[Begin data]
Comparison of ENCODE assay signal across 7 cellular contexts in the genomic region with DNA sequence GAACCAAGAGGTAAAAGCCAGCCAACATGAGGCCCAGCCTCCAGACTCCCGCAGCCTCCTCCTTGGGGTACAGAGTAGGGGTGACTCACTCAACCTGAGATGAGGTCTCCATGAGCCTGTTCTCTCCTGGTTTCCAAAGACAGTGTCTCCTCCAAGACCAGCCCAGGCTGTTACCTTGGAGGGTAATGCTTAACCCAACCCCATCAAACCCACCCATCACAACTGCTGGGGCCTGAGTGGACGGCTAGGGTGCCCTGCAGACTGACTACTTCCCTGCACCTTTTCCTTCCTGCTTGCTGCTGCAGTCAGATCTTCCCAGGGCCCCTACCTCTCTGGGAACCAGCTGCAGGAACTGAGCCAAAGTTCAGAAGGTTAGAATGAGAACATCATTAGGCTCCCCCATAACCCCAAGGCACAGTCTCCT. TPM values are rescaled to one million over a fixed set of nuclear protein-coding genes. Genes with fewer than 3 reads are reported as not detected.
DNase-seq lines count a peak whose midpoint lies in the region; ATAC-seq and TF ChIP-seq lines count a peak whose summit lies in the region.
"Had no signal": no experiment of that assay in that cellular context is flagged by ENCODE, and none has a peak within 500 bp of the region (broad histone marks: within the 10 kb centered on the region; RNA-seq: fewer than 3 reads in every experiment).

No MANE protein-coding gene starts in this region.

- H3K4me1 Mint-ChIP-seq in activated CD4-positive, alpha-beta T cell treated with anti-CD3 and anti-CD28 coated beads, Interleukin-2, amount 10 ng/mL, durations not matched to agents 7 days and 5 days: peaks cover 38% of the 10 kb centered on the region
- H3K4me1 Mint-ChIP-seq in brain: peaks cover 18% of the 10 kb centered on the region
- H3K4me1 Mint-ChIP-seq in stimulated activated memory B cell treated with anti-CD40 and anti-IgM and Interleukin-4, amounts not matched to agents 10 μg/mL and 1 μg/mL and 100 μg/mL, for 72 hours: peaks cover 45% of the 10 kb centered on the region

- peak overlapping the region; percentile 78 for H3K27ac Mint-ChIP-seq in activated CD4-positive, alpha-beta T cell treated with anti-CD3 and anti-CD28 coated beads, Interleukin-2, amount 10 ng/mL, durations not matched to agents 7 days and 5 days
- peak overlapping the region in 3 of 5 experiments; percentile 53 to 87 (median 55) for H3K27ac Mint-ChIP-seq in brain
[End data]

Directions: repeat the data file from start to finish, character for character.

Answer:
Comparison of ENCODE assay signal across 7 cellular contexts in the genomic region with DNA sequence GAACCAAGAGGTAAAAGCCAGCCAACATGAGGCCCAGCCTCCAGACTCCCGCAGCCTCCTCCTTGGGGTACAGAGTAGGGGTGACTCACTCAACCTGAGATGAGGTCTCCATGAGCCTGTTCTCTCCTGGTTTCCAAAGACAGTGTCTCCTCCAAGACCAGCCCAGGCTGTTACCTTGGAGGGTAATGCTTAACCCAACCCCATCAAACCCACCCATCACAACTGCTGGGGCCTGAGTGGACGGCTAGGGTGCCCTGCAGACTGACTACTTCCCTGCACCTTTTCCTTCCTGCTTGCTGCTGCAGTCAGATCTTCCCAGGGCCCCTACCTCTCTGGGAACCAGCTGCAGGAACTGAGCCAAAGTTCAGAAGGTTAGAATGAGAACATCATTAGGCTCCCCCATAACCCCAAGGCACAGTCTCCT. TPM values are rescaled to one million over a fixed set of nuclear protein-coding genes. Genes with fewer than 3 reads are reported as not detected.
DNase-seq lines count a peak whose midpoint lies in the region; ATAC-seq and TF ChIP-seq lines count a peak whose summit lies in the region.
"Had no signal": no experiment of that assay in that cellular context is flagged by ENCODE, and none has a peak within 500 bp of the region (broad histone marks: within the 10 kb centered on the region; RNA-seq: fewer than 3 reads in every experiment).

No MANE protein-coding gene starts in this region.

- H3K4me1 Mint-ChIP-seq in activated CD4-positive, alpha-beta T cell treated with anti-CD3 and anti-CD28 coated beads, Interleukin-2, amount 10 ng/mL, durations not matched to agents 7 days and 5 days: peaks cover 38% of the 10 kb centered on the region
- H3K4me1 Mint-ChIP-seq in brain: peaks cover 18% of the 10 kb centered on the region
- H3K4me1 Mint-ChIP-seq in stimulated activated memory B cell treated with anti-CD40 and anti-IgM and Interleukin-4, amounts not matched to agents 10 μg/mL and 1 μg/mL and 100 μg/mL, for 72 hours: peaks cover 45% of the 10 kb centered on the region

- peak overlapping the region; percentile 78 for H3K27ac Mint-ChIP-seq in activated CD4-positive, alpha-beta T cell treated with anti-CD3 and anti-CD28 coated beads, Interleukin-2, amount 10 ng/mL, durations not matched to agents 7 days and 5 days
- peak overlapping the region in 3 of 5 experiments; percentile 53 to 87 (median 55) for H3K27ac Mint-ChIP-seq in brain